What I do mind is the pomposity of some of the religious right who deliberately accost me, often with an arrogant sneer on their lips, to order me to accept their “well wishes” of  a “Merry Christmas.” Their implication is “Merry Christmas—or else!” It’s their way of saying their religion is the one correct religion, that all others are wrong.

 The problem is that although I am secure in my beliefs and try to understand and tolerate other beliefs, the extreme right is neither secure nor does it tolerate difference or dissent.

Right wing commentators at Fox News are in their final week of what has become a holiday tradition of claiming there is a “War on Christmas.” The lies and distortions told by these Shepherds of Deceit, and parroted by their unchallenging flock of followers, proves that at least in this manufactured war, truth is the first victim.

 The Far-Right-But-Usually-Wrong claim that godless liberals are out to destroy Christmas, and point to numerous examples, giving some facts but never the truth.  

They are furious that many stores wish their customers a “Happy Holiday” and not a “Merry Christmas,” unable to understand that sensitivity to all persons’ religions isn’t some kind of heresy. The ultra-right American Family Association even posts lists of stores that are open on Christmas, have their clerks wish customers a “Happy Holiday,” and don’t celebrate Christmas the way they believe it should be celebrated. (Of course, the AFA doesn’t attack its close ally, the NRA, which on its website wishes everyone “Happy Holidays.”)

Because of their own ignorance, they have no concept of why public schools may teach about Christmas or even have students sing carols but can’t put manger scenes on the front lawn. Nevertheless, the Extremists of Ignorance and Intolerance parade the Constitution as their own personal shield, without having read the document and its analyses, commentaries, and judicial opinions that define it, and can’t understand there is a strict separation of church and state. The Founding Fathers, especially Franklin and Jefferson, were clear about that. They were also clear that this is a nation where a majority of its people professes to be Christians, but it is not a “Christian nation.” There is a distinct difference.

The ultra-right—some of whom stanchly believe Barack Obama is not only a Muslim but wasn’t even born in the U.S—follow the guiding star of Fox to wrongly claim that the President Obama hates Christianity so much that he won’t even put up a Christmas tree but calls it a “holiday tree.” Perhaps they were too busy imbibing the bigotry in their mugs to know that the President and his family helped light the National Christmas Tree near the White House, wished Americans a “Merry Christmas,” and even told a bit about what Christians believe is a divine birth.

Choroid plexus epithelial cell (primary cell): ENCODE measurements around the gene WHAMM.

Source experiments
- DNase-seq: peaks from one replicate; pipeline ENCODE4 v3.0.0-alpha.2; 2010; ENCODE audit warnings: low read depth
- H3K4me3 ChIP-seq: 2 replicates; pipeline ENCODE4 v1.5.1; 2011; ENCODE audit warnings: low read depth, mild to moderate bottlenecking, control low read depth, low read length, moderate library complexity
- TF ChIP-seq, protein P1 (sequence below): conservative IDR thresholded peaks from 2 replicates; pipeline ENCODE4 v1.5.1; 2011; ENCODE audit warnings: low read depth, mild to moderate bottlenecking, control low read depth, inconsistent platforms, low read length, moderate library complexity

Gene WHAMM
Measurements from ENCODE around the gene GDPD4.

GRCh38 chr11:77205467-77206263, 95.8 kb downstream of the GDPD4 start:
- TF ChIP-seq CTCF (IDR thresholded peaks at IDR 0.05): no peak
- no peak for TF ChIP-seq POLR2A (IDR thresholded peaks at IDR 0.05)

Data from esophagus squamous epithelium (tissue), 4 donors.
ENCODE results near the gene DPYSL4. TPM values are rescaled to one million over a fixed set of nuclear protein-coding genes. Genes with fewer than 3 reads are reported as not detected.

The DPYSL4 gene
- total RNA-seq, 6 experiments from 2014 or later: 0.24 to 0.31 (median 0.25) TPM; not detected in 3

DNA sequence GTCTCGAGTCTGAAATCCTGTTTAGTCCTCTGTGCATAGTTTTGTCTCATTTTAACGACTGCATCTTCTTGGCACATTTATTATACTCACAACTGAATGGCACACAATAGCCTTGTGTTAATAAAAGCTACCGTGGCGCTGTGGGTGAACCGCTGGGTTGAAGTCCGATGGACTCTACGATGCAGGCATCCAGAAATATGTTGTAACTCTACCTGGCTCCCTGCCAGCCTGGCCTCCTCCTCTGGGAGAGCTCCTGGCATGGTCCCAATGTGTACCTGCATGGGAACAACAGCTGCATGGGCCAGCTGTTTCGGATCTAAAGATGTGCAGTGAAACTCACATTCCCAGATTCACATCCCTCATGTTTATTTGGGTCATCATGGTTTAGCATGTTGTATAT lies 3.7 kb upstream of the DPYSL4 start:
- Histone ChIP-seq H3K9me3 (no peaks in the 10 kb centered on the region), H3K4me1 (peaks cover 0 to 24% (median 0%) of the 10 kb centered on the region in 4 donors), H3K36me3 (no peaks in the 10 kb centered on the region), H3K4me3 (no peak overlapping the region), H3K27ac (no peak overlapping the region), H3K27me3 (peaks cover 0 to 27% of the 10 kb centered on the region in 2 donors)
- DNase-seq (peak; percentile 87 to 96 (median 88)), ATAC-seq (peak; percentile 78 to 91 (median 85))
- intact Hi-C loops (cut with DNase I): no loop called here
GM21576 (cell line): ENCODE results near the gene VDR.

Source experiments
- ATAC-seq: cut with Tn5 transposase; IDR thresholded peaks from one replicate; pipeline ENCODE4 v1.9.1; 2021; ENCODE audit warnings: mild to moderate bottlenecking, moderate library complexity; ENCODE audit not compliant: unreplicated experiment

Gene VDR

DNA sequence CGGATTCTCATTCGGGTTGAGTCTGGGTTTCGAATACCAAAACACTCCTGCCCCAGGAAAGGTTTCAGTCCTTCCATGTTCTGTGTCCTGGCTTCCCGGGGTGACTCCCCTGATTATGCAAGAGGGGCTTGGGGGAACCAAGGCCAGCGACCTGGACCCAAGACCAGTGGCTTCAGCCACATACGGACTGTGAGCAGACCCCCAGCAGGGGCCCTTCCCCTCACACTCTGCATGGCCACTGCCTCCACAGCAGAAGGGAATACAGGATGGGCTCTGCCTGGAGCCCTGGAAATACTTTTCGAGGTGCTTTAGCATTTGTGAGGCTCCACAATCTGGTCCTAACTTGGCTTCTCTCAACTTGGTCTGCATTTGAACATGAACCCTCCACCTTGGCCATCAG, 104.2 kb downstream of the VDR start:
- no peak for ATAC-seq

When confronted by facts, these fundamentalists point out that the Puritans, the ones who fled England for religious freedom, demanded adherence to a strict code of Protestant principles—and if it was good enough for the first American “citizens,” it’s good enough for the rest of us. What they never learned, obviously, is that the Puritans banned Christmas celebrations, declaring them to be pagan festivals.

If the Fox pundits, leading their sheep into the abyss of ignorance in a counter-attack in a war that doesn’t exist, would take a few moments to think before blathering inanities, they might realize that the man they worship was called “the Prince of Peace” not the “General of War.”

[Walter Brasch is an award-winning syndicated columnist and multimedia producer. His latest book is the mystery novel, Before the First Snow.]

           

 

 

Extacy of Gold

Gold doesn’t have the capacity to do anything that the Federal Reserve Bank can do to regulate inflation or deflation. Gold doesn't allow money supply to keep up with money creation, which is what happens in a sound economy. Gold is a limited supply commodity that is finite. It won't reach to cover the United States economy and there ain’t a prayer that it can cover the world's economy. Deflation has economic problems that can be just as bad as inflation. If we tried to use it as our currency, we would have massive deflation. Massive deflation leads to money hording rather than investing and banks can’t lend because the value of things are going down. Deflation is mostly associated with depressions.

Let me explain. Remember when real estate was the only sure bet investment? It had real… estate value. You could pass it down to your children. You could live on it, or in it. It had physical size and was tangible. However, its value went up and up and up, far beyond its real affordability. Why? How?